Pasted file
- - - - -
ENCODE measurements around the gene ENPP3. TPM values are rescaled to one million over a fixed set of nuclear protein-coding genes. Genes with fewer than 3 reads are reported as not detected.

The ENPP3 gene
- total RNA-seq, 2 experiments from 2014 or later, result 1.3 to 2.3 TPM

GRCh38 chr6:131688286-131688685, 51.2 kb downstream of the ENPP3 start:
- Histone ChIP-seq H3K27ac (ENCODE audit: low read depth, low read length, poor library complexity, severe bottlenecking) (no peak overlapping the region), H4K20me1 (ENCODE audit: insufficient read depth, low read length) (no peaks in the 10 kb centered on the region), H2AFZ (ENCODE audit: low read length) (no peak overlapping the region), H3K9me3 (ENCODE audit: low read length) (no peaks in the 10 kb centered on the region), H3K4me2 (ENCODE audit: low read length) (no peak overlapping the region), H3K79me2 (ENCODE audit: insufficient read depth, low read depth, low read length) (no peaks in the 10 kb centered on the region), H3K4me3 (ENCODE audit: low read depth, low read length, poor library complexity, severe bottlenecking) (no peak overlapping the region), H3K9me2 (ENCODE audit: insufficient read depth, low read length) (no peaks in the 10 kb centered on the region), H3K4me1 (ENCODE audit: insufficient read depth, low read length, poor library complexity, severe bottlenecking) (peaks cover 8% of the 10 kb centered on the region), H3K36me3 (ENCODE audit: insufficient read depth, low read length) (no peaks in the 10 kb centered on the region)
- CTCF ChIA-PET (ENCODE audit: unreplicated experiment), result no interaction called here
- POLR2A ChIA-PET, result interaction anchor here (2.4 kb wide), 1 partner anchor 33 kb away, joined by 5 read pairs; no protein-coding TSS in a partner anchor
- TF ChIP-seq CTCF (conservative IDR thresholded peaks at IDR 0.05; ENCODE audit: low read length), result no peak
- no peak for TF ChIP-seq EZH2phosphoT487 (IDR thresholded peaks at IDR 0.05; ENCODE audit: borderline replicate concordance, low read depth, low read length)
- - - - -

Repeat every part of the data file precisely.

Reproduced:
ENCODE measurements around the gene ENPP3. TPM values are rescaled to one million over a fixed set of nuclear protein-coding genes. Genes with fewer than 3 reads are reported as not detected.

The ENPP3 gene
- total RNA-seq, 2 experiments from 2014 or later, result 1.3 to 2.3 TPM

GRCh38 chr6:131688286-131688685, 51.2 kb downstream of the ENPP3 start:
- Histone ChIP-seq H3K27ac (ENCODE audit: low read depth, low read length, poor library complexity, severe bottlenecking) (no peak overlapping the region), H4K20me1 (ENCODE audit: insufficient read depth, low read length) (no peaks in the 10 kb centered on the region), H2AFZ (ENCODE audit: low read length) (no peak overlapping the region), H3K9me3 (ENCODE audit: low read length) (no peaks in the 10 kb centered on the region), H3K4me2 (ENCODE audit: low read length) (no peak overlapping the region), H3K79me2 (ENCODE audit: insufficient read depth, low read depth, low read length) (no peaks in the 10 kb centered on the region), H3K4me3 (ENCODE audit: low read depth, low read length, poor library complexity, severe bottlenecking) (no peak overlapping the region), H3K9me2 (ENCODE audit: insufficient read depth, low read length) (no peaks in the 10 kb centered on the region), H3K4me1 (ENCODE audit: insufficient read depth, low read length, poor library complexity, severe bottlenecking) (peaks cover 8% of the 10 kb centered on the region), H3K36me3 (ENCODE audit: insufficient read depth, low read length) (no peaks in the 10 kb centered on the region)
- CTCF ChIA-PET (ENCODE audit: unreplicated experiment), result no interaction called here
- POLR2A ChIA-PET, result interaction anchor here (2.4 kb wide), 1 partner anchor 33 kb away, joined by 5 read pairs; no protein-coding TSS in a partner anchor
- TF ChIP-seq CTCF (conservative IDR thresholded peaks at IDR 0.05; ENCODE audit: low read length), result no peak
- no peak for TF ChIP-seq EZH2phosphoT487 (IDR thresholded peaks at IDR 0.05; ENCODE audit: borderline replicate concordance, low read depth, low read length)